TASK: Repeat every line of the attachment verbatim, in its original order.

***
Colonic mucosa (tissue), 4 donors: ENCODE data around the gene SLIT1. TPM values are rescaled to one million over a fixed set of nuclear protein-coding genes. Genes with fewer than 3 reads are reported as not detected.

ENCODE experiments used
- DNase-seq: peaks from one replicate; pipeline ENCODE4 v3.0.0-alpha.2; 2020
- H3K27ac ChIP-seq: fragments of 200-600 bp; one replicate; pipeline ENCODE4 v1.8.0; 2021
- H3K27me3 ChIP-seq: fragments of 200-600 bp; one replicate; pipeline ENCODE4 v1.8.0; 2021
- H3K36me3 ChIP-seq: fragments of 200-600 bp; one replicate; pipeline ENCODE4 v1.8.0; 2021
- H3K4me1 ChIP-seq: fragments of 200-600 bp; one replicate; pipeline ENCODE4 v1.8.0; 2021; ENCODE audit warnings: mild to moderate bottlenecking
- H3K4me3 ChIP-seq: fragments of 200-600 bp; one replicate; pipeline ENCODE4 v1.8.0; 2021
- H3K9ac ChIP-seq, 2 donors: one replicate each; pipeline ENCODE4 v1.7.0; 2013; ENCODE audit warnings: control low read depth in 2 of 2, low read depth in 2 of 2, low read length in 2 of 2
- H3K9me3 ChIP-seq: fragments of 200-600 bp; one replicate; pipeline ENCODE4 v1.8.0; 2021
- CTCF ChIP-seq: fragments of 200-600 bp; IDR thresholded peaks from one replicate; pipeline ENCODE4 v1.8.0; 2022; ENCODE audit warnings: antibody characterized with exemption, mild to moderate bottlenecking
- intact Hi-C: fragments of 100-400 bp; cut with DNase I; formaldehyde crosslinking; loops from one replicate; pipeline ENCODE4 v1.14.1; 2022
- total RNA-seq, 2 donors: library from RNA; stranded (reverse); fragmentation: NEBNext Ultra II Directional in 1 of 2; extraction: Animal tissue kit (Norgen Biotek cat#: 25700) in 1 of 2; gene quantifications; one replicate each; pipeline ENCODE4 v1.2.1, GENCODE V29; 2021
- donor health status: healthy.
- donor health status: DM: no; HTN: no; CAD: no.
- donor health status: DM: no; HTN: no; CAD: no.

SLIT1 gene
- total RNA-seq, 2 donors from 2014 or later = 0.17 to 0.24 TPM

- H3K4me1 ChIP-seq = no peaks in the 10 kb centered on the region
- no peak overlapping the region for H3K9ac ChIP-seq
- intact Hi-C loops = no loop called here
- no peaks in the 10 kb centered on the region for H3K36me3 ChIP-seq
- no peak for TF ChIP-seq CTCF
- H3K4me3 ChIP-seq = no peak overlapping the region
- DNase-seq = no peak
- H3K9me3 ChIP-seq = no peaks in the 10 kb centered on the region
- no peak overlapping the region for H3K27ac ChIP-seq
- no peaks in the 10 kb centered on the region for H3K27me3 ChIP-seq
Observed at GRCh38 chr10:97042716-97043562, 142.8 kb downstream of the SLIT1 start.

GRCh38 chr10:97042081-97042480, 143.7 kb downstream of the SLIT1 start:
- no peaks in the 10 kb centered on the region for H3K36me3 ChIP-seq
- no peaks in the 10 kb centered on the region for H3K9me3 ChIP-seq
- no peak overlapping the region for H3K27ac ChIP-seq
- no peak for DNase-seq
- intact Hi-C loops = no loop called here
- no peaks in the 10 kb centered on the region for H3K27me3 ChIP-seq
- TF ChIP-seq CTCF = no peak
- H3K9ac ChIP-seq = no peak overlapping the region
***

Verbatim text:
Colonic mucosa (tissue), 4 donors: ENCODE data around the gene SLIT1. TPM values are rescaled to one million over a fixed set of nuclear protein-coding genes. Genes with fewer than 3 reads are reported as not detected.

ENCODE experiments used
- DNase-seq: peaks from one replicate; pipeline ENCODE4 v3.0.0-alpha.2; 2020
- H3K27ac ChIP-seq: fragments of 200-600 bp; one replicate; pipeline ENCODE4 v1.8.0; 2021
- H3K27me3 ChIP-seq: fragments of 200-600 bp; one replicate; pipeline ENCODE4 v1.8.0; 2021
- H3K36me3 ChIP-seq: fragments of 200-600 bp; one replicate; pipeline ENCODE4 v1.8.0; 2021
- H3K4me1 ChIP-seq: fragments of 200-600 bp; one replicate; pipeline ENCODE4 v1.8.0; 2021; ENCODE audit warnings: mild to moderate bottlenecking
- H3K4me3 ChIP-seq: fragments of 200-600 bp; one replicate; pipeline ENCODE4 v1.8.0; 2021
- H3K9ac ChIP-seq, 2 donors: one replicate each; pipeline ENCODE4 v1.7.0; 2013; ENCODE audit warnings: control low read depth in 2 of 2, low read depth in 2 of 2, low read length in 2 of 2
- H3K9me3 ChIP-seq: fragments of 200-600 bp; one replicate; pipeline ENCODE4 v1.8.0; 2021
- CTCF ChIP-seq: fragments of 200-600 bp; IDR thresholded peaks from one replicate; pipeline ENCODE4 v1.8.0; 2022; ENCODE audit warnings: antibody characterized with exemption, mild to moderate bottlenecking
- intact Hi-C: fragments of 100-400 bp; cut with DNase I; formaldehyde crosslinking; loops from one replicate; pipeline ENCODE4 v1.14.1; 2022
- total RNA-seq, 2 donors: library from RNA; stranded (reverse); fragmentation: NEBNext Ultra II Directional in 1 of 2; extraction: Animal tissue kit (Norgen Biotek cat#: 25700) in 1 of 2; gene quantifications; one replicate each; pipeline ENCODE4 v1.2.1, GENCODE V29; 2021
- donor health status: healthy.
- donor health status: DM: no; HTN: no; CAD: no.
- donor health status: DM: no; HTN: no; CAD: no.

SLIT1 gene
- total RNA-seq, 2 donors from 2014 or later = 0.17 to 0.24 TPM

- H3K4me1 ChIP-seq = no peaks in the 10 kb centered on the region
- no peak overlapping the region for H3K9ac ChIP-seq
- intact Hi-C loops = no loop called here
- no peaks in the 10 kb centered on the region for H3K36me3 ChIP-seq
- no peak for TF ChIP-seq CTCF
- H3K4me3 ChIP-seq = no peak overlapping the region
- DNase-seq = no peak
- H3K9me3 ChIP-seq = no peaks in the 10 kb centered on the region
- no peak overlapping the region for H3K27ac ChIP-seq
- no peaks in the 10 kb centered on the region for H3K27me3 ChIP-seq
Observed at GRCh38 chr10:97042716-97043562, 142.8 kb downstream of the SLIT1 start.

GRCh38 chr10:97042081-97042480, 143.7 kb downstream of the SLIT1 start:
- no peaks in the 10 kb centered on the region for H3K36me3 ChIP-seq
- no peaks in the 10 kb centered on the region for H3K9me3 ChIP-seq
- no peak overlapping the region for H3K27ac ChIP-seq
- no peak for DNase-seq
- intact Hi-C loops = no loop called here
- no peaks in the 10 kb centered on the region for H3K27me3 ChIP-seq
- TF ChIP-seq CTCF = no peak
- H3K9ac ChIP-seq = no peak overlapping the region